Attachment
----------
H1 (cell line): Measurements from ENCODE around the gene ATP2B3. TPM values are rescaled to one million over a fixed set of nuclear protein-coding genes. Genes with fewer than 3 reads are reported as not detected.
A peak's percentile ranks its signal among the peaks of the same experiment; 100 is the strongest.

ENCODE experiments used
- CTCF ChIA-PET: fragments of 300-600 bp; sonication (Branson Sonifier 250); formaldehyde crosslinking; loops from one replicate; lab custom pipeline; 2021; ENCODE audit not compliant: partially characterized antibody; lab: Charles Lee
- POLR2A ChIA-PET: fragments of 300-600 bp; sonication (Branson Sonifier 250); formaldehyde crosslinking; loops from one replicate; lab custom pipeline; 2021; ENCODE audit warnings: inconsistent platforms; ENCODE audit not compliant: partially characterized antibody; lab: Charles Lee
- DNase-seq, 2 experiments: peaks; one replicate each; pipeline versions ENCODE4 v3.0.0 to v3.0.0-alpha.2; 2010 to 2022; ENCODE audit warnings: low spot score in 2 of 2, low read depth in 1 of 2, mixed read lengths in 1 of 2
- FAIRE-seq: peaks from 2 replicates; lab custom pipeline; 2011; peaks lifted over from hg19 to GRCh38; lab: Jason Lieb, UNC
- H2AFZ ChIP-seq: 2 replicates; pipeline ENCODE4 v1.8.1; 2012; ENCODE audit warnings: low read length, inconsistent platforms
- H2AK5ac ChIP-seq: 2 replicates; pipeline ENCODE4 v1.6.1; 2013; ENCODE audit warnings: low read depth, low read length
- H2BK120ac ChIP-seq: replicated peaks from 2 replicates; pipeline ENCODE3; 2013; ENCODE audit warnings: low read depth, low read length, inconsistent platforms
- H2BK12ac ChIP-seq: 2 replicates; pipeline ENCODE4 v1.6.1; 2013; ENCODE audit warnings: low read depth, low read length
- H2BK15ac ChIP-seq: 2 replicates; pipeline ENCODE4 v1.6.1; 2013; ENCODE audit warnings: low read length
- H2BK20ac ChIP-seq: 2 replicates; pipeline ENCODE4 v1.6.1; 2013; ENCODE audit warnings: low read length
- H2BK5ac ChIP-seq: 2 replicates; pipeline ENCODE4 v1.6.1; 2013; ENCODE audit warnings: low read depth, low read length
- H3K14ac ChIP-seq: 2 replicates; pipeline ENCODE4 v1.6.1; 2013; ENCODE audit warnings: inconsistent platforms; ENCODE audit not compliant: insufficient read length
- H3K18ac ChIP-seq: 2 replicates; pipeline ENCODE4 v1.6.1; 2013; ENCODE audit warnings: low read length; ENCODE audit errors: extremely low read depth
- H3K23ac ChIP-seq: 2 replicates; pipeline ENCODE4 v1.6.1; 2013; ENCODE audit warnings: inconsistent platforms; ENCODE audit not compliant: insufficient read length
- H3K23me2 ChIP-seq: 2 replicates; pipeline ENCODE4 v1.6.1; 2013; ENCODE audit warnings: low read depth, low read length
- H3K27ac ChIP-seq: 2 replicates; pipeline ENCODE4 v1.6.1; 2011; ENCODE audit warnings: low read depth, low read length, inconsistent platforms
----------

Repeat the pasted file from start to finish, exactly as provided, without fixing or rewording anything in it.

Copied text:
H1 (cell line): Measurements from ENCODE around the gene ATP2B3. TPM values are rescaled to one million over a fixed set of nuclear protein-coding genes. Genes with fewer than 3 reads are reported as not detected.
A peak's percentile ranks its signal among the peaks of the same experiment; 100 is the strongest.

ENCODE experiments used
- CTCF ChIA-PET: fragments of 300-600 bp; sonication (Branson Sonifier 250); formaldehyde crosslinking; loops from one replicate; lab custom pipeline; 2021; ENCODE audit not compliant: partially characterized antibody; lab: Charles Lee
- POLR2A ChIA-PET: fragments of 300-600 bp; sonication (Branson Sonifier 250); formaldehyde crosslinking; loops from one replicate; lab custom pipeline; 2021; ENCODE audit warnings: inconsistent platforms; ENCODE audit not compliant: partially characterized antibody; lab: Charles Lee
- DNase-seq, 2 experiments: peaks; one replicate each; pipeline versions ENCODE4 v3.0.0 to v3.0.0-alpha.2; 2010 to 2022; ENCODE audit warnings: low spot score in 2 of 2, low read depth in 1 of 2, mixed read lengths in 1 of 2
- FAIRE-seq: peaks from 2 replicates; lab custom pipeline; 2011; peaks lifted over from hg19 to GRCh38; lab: Jason Lieb, UNC
- H2AFZ ChIP-seq: 2 replicates; pipeline ENCODE4 v1.8.1; 2012; ENCODE audit warnings: low read length, inconsistent platforms
- H2AK5ac ChIP-seq: 2 replicates; pipeline ENCODE4 v1.6.1; 2013; ENCODE audit warnings: low read depth, low read length
- H2BK120ac ChIP-seq: replicated peaks from 2 replicates; pipeline ENCODE3; 2013; ENCODE audit warnings: low read depth, low read length, inconsistent platforms
- H2BK12ac ChIP-seq: 2 replicates; pipeline ENCODE4 v1.6.1; 2013; ENCODE audit warnings: low read depth, low read length
- H2BK15ac ChIP-seq: 2 replicates; pipeline ENCODE4 v1.6.1; 2013; ENCODE audit warnings: low read length
- H2BK20ac ChIP-seq: 2 replicates; pipeline ENCODE4 v1.6.1; 2013; ENCODE audit warnings: low read length
- H2BK5ac ChIP-seq: 2 replicates; pipeline ENCODE4 v1.6.1; 2013; ENCODE audit warnings: low read depth, low read length
- H3K14ac ChIP-seq: 2 replicates; pipeline ENCODE4 v1.6.1; 2013; ENCODE audit warnings: inconsistent platforms; ENCODE audit not compliant: insufficient read length
- H3K18ac ChIP-seq: 2 replicates; pipeline ENCODE4 v1.6.1; 2013; ENCODE audit warnings: low read length; ENCODE audit errors: extremely low read depth
- H3K23ac ChIP-seq: 2 replicates; pipeline ENCODE4 v1.6.1; 2013; ENCODE audit warnings: inconsistent platforms; ENCODE audit not compliant: insufficient read length
- H3K23me2 ChIP-seq: 2 replicates; pipeline ENCODE4 v1.6.1; 2013; ENCODE audit warnings: low read depth, low read length
- H3K27ac ChIP-seq: 2 replicates; pipeline ENCODE4 v1.6.1; 2011; ENCODE audit warnings: low read depth, low read length, inconsistent platforms